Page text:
The Dynamics of Disaster by Susan W. Kieffer audiobook

The Dynamics of Disaster

By Susan W. Kieffer
Read by Heather Henderson

Blackstone Publishing 9780393080957
6.97 Hours Unabridged
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Natural disastersbedevil our planet, and each appears to be a unique event. Leading geologistSusan W. Kieffer shows how all disasters are connected. In 2011 there were fourteen natural calamities that eachdestroyed over a billion dollars’ worth of property in the United States alone.In 2012 Hurricane Sandy ravaged the East Coast and major earthquakes struck inItaly, the Philippines, Iran, and Afghanistan. In the first half of 2013, theawful drumbeat continued—a monster supertornado struck Moore, Oklahoma; apowerful earthquake shook Sichuan, China; a cyclone ravaged Queensland,Australia; massive floods inundated Jakarta; and the most destructive wildfire ever engulfed a large part of Colorado. Despite these events, we still behave as if naturaldisasters are outliers. Why else would we continue to build new communitiesnear active volcanoes, on tectonically active faults, on flood plains, and inareas routinely lashed by vicious storms? A famous historian once observed that “civilizationexists by geologic consent, subject to change without notice.” In the pages ofthis unique book, leading geologist Susan W. Kieffer provides a primer on mosttypes of natural disasters: earthquakes, tsunamis, volcanoes, landslides,hurricanes, cyclones, and tornadoes. By taking us behind the scenes to theunderlying geology that causes them, she shows why natural disasters are morecommon than we realize and that their impact on us will increase as our growingpopulation crowds into ever more vulnerable areas. Kieffer describes how natural disasters result from“changes in state” in a geologic system, much as when water turns to steam. Byunderstanding what causes these changes of state, we can begin to understandthe dynamics of natural disasters. Finally, Kieffer outlines how we might better prepare for, and in somecases prevent, future disasters. She also calls for the creation of anorganization—something akin to the Centers for Disease Control and Prevention—that is focused on pending natural disasters.

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Summary

Summary

Natural disastersbedevil our planet, and each appears to be a unique event. Leading geologistSusan W. Kieffer shows how all disasters are connected.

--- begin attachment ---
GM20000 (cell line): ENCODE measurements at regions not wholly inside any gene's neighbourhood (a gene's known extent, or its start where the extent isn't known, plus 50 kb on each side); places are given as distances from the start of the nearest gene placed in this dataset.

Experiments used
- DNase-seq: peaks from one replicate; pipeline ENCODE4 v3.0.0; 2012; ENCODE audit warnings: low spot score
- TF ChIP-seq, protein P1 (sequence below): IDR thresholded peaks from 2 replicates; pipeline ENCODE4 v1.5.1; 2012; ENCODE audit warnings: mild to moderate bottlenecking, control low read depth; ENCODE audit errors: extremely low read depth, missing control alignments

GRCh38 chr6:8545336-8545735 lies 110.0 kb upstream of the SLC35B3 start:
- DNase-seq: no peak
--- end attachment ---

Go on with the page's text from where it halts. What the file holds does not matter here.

In 2011 there were fourteen natural calamities that eachdestroyed over a billion dollars’ worth of property in the United States alone.In 2012 Hurricane Sandy ravaged the East Coast and major earthquakes struck inItaly, the Philippines, Iran, and Afghanistan. In the first half of 2013, theawful drumbeat continued—a monster supertornado struck Moore, Oklahoma; apowerful earthquake shook Sichuan, China; a cyclone ravaged Queensland,Australia; massive floods inundated Jakarta; and the most destructive wildfire ever engulfed a large part of Colorado.

Despite these events, we still behave as if naturaldisasters are outliers. Why else would we continue to build new communitiesnear active volcanoes, on tectonically active faults, on flood plains, and inareas routinely lashed by vicious storms?

A famous historian once observed that “civilizationexists by geologic consent, subject to change without notice.” In the pages ofthis unique book, leading geologist Susan W. Kieffer provides a primer on mosttypes of natural disasters: earthquakes, tsunamis, volcanoes, landslides,hurricanes, cyclones, and tornadoes. By taking us behind the scenes to theunderlying geology that causes them, she shows why natural disasters are morecommon than we realize and that their impact on us will increase as our growingpopulation crowds into ever more vulnerable areas.

Kieffer describes how natural disasters result from“changes in state” in a geologic system, much as when water turns to steam. Byunderstanding what causes these changes of state, we can begin to understandthe dynamics of natural disasters.

Finally, Kieffer outlines how we might better prepare for, and in somecases prevent, future disasters. She also calls for the creation of anorganization—something akin to the Centers for Disease Control and Prevention—that is focused on pending natural disasters.

Editorial Reviews

Editorial Reviews

“A clear, engagingly wonky introduction to the field.” Publishers Weekly
“Geologist Kieffer argues that we don’t understand disasters as well as we should. She contrasts ‘stealth disasters’ caused by long-term human impact, including climate change and soil erosion, with natural disasters or ‘acts of God,’ which are also increasingly affected by human actions…[A] highly accessible look at disasters.” Booklist
“Kieffer (emerita, Geology/Univ. of Illinois) argues that all natural disasters that disrupt the Earth and its atmosphere are the result of a rapid shift in matter and energy that she calls a ‘change of state’…Kieffer’s larger point is that a deeper understanding of these events and their underlying causes is required in order to make effective changes in how communities approach engineering strategy, advance-warning technologies, and emergency-response routines…Sharp, timely, slightly terrifying science writing.” Kirkus Reviews

Reviews

Reviews

Author

Author Bio: Susan W. Kieffer

Author Bio: Susan W. Kieffer

Susan W. Kieffer is professor emerita of geology at the University of Illinois and a recipient of a MacArthur Foundation “genius” grant. She hosts a popular blog called Geology in Motion. She lives on Whidbey Island, Washington.

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Details

Details

Available Formats : Digital Download, Digital Rental, CD, MP3 CD
Category: Nonfiction
Runtime: 6.97
Audience: Adult
Language: English